Production and treatment of drinking water

Water vapor in the atmosphere is a source of high-quality drinking or process water. Current research at Fraunhofer IGB is focusing on the use of efficient adsorption systems that capture atmospheric water and, when required, release this as drinking water and other purposes.

We have many years of expertise in the investigation of bacterial contamination and in the determination of the efficacy of individual disinfection approaches. We specialize in the identification of bacteria and fungi as well as in the analysis of biofilms and how to reduce or avoid them in technical systems.

Thermal processes for drinking water production and water treatment

In many regions of the world, climate change, high water consumption and a growing world population have led to a shortage of natural drinking water resources. In coastal areas, for example in southern Europe and on many islands in the Mediterranean, groundwater is already salinated by the infiltration of seawater.

However, common technologies for water desalination, such as reverse osmosis and conventional thermal processes, are energy-intensive and consume large amounts of fossil fuels, directly or indirectly, with significant CO2 emissions. Fraunhofer IGB is developing an energy-efficient and low-cost alternative that allows thermal energy to be used for multi-stage vacuum evaporation of water even at comparatively low temperatures. The negative pressure required for evaporation is generated and maintained by an innovative solution using gravity alone.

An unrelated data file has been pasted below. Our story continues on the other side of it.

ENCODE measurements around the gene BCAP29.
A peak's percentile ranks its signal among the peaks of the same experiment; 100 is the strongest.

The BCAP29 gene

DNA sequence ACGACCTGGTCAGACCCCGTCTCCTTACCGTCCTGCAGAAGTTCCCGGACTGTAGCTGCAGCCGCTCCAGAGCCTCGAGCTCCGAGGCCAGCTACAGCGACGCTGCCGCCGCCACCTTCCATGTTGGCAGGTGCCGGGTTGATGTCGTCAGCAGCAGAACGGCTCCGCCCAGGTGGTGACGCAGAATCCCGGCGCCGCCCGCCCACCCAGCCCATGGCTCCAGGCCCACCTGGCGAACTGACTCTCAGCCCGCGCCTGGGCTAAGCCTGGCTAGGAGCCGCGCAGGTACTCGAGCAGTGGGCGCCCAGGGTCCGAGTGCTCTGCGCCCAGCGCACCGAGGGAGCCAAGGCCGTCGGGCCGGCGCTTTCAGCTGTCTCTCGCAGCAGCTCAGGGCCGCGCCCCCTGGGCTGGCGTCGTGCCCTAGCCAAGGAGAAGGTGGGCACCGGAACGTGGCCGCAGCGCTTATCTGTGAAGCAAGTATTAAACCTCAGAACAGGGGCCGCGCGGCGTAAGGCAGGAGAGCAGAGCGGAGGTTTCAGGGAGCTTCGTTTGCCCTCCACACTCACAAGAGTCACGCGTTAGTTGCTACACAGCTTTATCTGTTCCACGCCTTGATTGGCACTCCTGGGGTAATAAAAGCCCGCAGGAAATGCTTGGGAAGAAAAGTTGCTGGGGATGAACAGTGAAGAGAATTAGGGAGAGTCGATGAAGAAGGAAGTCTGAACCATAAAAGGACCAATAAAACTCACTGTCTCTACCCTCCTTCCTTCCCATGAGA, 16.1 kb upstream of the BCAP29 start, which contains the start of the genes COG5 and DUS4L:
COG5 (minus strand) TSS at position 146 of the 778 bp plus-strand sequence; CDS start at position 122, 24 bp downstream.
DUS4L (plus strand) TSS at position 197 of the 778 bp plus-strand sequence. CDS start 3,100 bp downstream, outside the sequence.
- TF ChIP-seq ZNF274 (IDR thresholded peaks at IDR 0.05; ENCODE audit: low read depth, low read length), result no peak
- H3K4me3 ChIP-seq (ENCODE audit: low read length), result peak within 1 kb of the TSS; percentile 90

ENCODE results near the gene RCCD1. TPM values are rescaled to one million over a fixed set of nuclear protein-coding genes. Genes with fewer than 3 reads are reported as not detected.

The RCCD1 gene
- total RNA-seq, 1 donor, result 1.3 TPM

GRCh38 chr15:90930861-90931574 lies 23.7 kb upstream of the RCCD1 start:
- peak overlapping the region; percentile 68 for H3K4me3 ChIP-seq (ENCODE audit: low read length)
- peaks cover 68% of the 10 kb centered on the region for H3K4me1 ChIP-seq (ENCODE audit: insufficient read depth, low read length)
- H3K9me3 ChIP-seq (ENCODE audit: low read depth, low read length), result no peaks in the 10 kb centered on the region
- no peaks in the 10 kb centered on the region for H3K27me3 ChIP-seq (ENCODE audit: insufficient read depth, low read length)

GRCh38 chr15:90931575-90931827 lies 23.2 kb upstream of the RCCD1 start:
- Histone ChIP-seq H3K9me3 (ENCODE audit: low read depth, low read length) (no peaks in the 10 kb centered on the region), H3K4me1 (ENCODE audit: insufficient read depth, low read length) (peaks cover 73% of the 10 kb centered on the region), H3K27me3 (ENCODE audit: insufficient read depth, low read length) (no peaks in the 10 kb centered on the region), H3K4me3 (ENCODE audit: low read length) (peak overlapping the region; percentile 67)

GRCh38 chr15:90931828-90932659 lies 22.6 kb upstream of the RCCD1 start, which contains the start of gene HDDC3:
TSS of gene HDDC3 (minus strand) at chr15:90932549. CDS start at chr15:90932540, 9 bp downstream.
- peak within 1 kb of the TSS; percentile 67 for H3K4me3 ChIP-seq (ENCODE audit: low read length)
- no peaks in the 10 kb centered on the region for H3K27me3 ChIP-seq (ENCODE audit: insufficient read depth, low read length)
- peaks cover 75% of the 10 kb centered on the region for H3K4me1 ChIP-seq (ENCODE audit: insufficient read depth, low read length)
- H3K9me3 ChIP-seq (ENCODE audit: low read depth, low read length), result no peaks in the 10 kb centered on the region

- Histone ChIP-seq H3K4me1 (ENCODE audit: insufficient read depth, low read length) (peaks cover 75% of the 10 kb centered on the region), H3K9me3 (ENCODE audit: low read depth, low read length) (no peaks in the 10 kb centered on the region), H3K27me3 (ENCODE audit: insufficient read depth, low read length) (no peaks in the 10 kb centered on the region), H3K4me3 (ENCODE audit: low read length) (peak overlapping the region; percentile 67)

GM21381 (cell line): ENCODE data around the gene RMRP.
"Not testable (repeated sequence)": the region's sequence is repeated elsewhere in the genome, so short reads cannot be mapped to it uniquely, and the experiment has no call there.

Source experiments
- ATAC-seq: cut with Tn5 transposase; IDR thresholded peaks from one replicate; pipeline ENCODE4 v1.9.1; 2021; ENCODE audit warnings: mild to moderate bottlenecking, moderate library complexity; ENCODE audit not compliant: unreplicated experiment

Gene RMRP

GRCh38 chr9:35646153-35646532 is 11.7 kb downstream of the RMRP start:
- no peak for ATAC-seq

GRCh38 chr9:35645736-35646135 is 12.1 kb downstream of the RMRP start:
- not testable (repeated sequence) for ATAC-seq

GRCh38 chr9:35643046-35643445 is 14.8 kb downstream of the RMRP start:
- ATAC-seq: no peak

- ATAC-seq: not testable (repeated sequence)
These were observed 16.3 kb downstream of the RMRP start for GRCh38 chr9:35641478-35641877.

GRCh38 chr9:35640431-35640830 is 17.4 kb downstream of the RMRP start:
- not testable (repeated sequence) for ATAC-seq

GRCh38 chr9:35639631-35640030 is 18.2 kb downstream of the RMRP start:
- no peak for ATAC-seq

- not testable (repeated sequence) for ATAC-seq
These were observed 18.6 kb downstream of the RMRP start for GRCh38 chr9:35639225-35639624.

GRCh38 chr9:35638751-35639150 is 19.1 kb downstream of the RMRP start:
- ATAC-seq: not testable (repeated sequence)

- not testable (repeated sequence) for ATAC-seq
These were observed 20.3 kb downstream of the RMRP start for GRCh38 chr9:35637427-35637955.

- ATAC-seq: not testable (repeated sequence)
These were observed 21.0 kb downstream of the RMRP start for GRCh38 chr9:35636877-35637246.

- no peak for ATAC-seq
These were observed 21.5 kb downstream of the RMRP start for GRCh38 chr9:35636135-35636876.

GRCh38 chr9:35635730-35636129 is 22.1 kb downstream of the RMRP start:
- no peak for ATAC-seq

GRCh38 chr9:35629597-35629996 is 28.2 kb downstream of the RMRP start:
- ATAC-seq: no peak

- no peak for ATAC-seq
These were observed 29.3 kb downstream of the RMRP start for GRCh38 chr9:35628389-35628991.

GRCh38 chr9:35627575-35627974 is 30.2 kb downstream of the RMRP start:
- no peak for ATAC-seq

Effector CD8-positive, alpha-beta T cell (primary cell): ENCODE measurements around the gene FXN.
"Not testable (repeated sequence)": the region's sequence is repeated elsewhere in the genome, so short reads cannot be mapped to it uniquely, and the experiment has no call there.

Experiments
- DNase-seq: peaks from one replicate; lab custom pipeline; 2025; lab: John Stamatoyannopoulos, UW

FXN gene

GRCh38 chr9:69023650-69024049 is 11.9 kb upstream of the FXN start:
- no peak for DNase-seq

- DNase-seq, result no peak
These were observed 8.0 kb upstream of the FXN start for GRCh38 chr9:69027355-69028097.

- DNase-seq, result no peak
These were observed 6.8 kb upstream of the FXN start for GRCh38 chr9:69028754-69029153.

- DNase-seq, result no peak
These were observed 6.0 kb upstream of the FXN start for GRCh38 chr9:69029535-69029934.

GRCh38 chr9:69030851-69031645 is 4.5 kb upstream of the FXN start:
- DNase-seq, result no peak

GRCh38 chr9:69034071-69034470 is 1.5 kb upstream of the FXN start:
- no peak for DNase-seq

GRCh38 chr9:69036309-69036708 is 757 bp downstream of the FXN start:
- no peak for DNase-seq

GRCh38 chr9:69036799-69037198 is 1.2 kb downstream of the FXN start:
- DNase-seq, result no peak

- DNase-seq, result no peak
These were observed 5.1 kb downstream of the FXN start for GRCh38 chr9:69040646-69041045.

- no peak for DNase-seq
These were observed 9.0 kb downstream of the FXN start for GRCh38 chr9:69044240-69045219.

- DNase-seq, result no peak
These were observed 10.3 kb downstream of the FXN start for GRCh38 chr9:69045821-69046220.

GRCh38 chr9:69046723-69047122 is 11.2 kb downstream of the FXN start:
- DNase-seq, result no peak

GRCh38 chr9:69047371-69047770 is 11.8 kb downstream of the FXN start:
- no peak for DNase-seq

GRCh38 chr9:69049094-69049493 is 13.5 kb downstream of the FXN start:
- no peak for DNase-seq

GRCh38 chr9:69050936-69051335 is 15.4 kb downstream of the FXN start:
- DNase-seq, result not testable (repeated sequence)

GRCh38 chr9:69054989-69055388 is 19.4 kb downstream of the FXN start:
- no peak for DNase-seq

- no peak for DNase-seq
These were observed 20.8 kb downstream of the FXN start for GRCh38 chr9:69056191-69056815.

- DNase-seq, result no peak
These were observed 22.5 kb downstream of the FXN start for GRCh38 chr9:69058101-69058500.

Another resource for obtaining drinking or process water of the highest quality is air humidity. Current research work concentrates on the implementation of concepts that enable the air humidity to be bound in a hygroscopic salt solution and released as usable water.

Membrane filtration processes

In industry, membrane technology has also proven itself as a separation technology for the treatment of raw water to process water or for the purification of process wastewater. They operate without phase change, and the equipment required is kept within limits. Further advantages are simple upscaling (modularity) and low chemical consumption.  

At Fraunhofer IGB, membrane materials, membranes and membrane processes are researched and developed for microfiltration (MF, suspended particles, bacteria), ultrafiltration (UF, macromolecules, viruses and colloids), nanofiltration (NF, organic compounds and divalent ions) and reverse osmosis (monovalent ions).